She saw Gideon’s expression-shock mixed with discomfort-and dropped her hand. "I did not know that was how you had been scarred," he said.
She looked away. "Now you will say that it is not so ugly, or that you do not even see it, or something like that."
"I see it," Gideon said in a low voice. "I am not blind, and we are a people of many scars. I see it, but it is not ugly. It is just another beautiful part of the most beautiful girl I have ever seen."
Now Sophie did blush-she could feel her cheeks burn-and as Gideon leaned forward across the table, his eyes an intense, storm-washed green, she took a deep breath of resolution. He was not like her former employer. He was Gideon. She would not push him away this time.
The door of the library flew open. Charlotte stood on the threshold, looking exhausted; there were damp splotches on her pale blue dress, and her eyes were shadowed. Sophie sprang to her feet instantly. "Mrs. Branwell?"
"Oh, Sophie," Charlotte sighed. "I was hoping you could sit with Jem for a bit. He hasn’t woken up yet, but Bridget needs to make supper, and I think her dreadful singing is giving him nightmares in his sleep."
"Of course." Sophie hurried to the door, not looking at Gideon as she did so-although as the door closed behind her, she was fairly sure that she heard him swearing softly and with great frustration in Spanish.
"You know," Cecily said, "you really didn’t have to throw that man through the window."
"He wasn’t a man," Gideon said, scowling down at the heap of objects in his arms. He had taken the parcel of Magnus’s ingredients that Sallows had made up for them, and a few more useful-looking objects off the shelves besides. He had pointedly left all the papers his father had ordered on the counter where Sallows had put them-after Gabriel had tossed the satyr through one of the grimed-up windows. It had been very satisfying, with shattered glass everywhere. The force of it had even dislodged the hanging skeleton, which had come apart in a clatter of messy bones. "He was an Unseelie Court faerie. One of the nasty ones."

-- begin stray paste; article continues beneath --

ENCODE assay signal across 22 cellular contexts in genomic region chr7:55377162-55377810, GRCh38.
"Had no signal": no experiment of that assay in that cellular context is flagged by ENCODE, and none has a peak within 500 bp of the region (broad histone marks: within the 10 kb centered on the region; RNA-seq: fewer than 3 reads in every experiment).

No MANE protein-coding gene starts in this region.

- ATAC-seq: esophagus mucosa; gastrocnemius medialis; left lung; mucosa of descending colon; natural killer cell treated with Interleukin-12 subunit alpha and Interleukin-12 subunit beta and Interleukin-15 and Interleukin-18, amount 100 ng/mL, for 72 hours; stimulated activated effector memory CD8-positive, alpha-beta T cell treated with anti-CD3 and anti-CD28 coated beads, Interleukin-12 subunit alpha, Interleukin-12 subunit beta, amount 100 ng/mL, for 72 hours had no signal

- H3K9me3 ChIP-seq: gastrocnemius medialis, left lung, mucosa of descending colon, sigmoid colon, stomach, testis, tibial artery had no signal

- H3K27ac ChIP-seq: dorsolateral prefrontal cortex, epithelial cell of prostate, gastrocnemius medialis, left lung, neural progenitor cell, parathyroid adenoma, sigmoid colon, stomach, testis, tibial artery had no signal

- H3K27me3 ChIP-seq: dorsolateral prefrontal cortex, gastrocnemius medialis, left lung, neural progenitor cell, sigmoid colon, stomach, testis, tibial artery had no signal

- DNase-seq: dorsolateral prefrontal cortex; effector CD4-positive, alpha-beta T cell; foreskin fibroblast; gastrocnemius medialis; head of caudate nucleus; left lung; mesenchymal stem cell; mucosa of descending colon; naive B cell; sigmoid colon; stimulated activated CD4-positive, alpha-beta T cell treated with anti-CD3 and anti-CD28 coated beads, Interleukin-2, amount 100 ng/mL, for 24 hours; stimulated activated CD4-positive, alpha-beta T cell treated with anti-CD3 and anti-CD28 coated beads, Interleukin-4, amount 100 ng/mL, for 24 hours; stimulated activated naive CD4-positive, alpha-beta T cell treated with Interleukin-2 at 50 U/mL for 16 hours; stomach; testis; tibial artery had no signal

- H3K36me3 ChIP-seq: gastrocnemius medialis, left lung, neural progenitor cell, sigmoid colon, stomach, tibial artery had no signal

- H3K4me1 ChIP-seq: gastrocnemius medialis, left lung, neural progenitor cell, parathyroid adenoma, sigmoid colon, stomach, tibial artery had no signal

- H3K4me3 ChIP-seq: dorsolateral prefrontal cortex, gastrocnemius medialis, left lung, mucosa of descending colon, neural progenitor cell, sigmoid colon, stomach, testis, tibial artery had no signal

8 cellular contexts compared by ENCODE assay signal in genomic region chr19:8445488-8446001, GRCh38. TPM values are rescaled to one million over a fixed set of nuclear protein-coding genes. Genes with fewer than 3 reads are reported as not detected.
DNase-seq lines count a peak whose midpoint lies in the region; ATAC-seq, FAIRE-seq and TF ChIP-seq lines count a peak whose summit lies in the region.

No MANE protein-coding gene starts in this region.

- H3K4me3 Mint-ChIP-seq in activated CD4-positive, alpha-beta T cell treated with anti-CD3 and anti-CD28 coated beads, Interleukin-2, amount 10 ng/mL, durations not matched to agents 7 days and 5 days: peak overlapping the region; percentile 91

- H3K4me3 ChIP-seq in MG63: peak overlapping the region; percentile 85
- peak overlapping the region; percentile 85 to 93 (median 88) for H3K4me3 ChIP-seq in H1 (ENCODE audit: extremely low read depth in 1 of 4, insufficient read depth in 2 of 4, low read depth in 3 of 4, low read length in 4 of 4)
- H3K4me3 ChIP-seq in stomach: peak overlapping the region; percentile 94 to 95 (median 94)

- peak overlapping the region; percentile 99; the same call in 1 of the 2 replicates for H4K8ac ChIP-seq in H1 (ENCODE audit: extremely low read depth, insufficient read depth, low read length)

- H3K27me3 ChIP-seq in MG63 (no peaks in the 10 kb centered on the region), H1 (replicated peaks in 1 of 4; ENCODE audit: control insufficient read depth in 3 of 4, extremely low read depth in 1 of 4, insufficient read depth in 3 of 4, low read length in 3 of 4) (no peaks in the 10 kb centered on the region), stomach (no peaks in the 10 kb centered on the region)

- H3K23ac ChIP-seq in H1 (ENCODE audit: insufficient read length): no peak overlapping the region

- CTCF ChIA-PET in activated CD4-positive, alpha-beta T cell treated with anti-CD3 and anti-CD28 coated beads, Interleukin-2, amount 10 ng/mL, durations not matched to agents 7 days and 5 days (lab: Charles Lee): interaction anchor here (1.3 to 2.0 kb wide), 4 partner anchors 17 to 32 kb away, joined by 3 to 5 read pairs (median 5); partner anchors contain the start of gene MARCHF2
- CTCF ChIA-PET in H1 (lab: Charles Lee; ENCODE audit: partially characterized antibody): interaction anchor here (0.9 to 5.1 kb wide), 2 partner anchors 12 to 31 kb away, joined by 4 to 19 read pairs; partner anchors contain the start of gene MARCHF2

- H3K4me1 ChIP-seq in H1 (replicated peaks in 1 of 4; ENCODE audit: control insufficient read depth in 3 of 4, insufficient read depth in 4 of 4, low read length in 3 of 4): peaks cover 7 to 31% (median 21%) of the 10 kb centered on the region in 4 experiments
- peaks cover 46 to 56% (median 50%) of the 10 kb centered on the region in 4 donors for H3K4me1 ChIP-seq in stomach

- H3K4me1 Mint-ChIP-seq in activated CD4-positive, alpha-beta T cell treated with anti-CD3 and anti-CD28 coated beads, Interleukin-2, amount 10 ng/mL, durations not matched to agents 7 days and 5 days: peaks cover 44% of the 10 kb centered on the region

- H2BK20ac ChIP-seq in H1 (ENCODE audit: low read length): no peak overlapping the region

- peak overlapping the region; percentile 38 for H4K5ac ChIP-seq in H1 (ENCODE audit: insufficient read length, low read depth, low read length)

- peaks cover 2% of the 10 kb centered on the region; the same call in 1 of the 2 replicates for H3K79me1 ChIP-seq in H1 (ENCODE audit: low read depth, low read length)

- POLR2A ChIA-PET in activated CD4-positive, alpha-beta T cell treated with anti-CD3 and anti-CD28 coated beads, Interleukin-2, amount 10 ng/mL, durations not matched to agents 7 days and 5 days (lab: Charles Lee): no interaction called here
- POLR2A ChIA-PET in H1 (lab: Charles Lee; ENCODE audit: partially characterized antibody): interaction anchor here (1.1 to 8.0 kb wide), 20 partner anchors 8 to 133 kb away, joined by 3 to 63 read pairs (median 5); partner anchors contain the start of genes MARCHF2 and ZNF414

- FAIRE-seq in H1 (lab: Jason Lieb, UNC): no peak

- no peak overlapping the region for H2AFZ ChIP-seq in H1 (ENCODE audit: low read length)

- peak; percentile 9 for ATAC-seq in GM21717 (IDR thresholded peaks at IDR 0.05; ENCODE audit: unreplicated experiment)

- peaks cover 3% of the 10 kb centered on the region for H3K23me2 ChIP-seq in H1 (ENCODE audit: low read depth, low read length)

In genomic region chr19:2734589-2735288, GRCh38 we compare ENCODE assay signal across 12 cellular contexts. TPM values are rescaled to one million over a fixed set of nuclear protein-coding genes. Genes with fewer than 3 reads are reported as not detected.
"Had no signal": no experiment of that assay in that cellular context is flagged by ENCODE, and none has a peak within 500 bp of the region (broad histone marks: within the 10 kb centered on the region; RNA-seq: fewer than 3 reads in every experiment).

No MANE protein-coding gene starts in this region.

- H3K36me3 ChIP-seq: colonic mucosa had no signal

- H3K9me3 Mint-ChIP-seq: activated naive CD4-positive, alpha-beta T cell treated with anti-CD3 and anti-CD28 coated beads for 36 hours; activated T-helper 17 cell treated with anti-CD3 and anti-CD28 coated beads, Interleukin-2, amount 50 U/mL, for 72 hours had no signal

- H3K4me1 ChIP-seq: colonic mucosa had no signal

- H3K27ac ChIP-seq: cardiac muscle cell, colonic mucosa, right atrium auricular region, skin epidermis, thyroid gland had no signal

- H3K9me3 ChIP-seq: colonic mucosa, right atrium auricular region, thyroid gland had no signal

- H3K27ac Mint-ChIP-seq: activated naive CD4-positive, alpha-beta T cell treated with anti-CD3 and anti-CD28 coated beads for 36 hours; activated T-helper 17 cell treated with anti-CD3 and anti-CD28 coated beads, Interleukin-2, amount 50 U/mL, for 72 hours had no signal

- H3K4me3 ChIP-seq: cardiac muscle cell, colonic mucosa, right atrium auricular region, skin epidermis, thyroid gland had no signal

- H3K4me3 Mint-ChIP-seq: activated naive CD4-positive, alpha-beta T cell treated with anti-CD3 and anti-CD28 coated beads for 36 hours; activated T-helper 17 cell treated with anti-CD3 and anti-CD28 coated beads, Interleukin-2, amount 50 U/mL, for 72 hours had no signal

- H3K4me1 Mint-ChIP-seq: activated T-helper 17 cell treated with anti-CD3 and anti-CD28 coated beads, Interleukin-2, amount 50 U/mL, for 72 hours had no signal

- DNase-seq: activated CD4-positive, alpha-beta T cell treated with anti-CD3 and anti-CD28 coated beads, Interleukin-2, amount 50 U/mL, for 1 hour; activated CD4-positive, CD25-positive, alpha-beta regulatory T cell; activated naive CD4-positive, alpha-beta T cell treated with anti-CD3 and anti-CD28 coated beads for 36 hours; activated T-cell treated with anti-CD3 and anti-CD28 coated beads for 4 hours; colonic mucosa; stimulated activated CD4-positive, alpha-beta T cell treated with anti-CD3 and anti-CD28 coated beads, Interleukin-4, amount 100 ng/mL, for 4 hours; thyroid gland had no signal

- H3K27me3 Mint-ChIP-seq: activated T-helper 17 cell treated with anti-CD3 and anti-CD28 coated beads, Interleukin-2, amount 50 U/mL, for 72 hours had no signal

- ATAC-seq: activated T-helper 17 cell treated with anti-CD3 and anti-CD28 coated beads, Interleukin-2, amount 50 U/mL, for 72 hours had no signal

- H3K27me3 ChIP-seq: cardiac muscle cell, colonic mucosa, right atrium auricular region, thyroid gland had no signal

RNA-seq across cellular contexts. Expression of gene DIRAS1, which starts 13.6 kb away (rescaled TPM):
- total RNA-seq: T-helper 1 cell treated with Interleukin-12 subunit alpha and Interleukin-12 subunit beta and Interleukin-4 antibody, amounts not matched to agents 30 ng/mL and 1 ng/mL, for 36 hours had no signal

"Is that why you chased him down the street?"
"He had no business showing images like that to a lady," Gabriel muttered, though it had to be admitted that the lady in question had hardly turned a hair, and seemed more annoyed with Gabriel for his reaction than impressed by his chivalry.
"And I do think it was excessive to hurl him into the canal."
The corners of Cecily’s mouth twitched. "It was very wrong."
"You’re laughing," Gabriel said in surprise.
"I am not." Cecily raised her chin, turning her face away, but not before Gabriel saw the grin that spread over her face. Gabriel was baffled. After her displayed disdain for him, her cheek and back talk, he had been quite sure that this latest outburst of his would prompt her to tell tales to Charlotte as soon as they returned to the Institute, but instead she seemed amused. He shook his head as they turned onto Garnet Street. He would never understand the Herondales.
"Hand over that vial there on the shelf, would you, Mr. Bane?" asked Henry.
Magnus did so. He was standing in the center of Henry’s laboratory, looking around at the gleaming shapes on tables around him. "What are all these contraptions, if I might ask?"
Henry, who was wearing two pairs of goggles at the same time-one on his head and one over his eyes-looked both pleased and nervous to be asked. (Magnus presumed the two pairs of goggles was a fit of absentmindedness, but in case it was in pursuit of fashion, he decided not to ask.) Henry picked up a square brass object with multiple buttons. "Well, over here, this is a Sensor. It senses when demons are near." He moved toward Magnus, and the Sensor made a loud wailing noise.
"Impressive!" Magnus exclaimed, pleased. He lifted a construction of fabric with a large dead bird perched atop it. "And what is this?"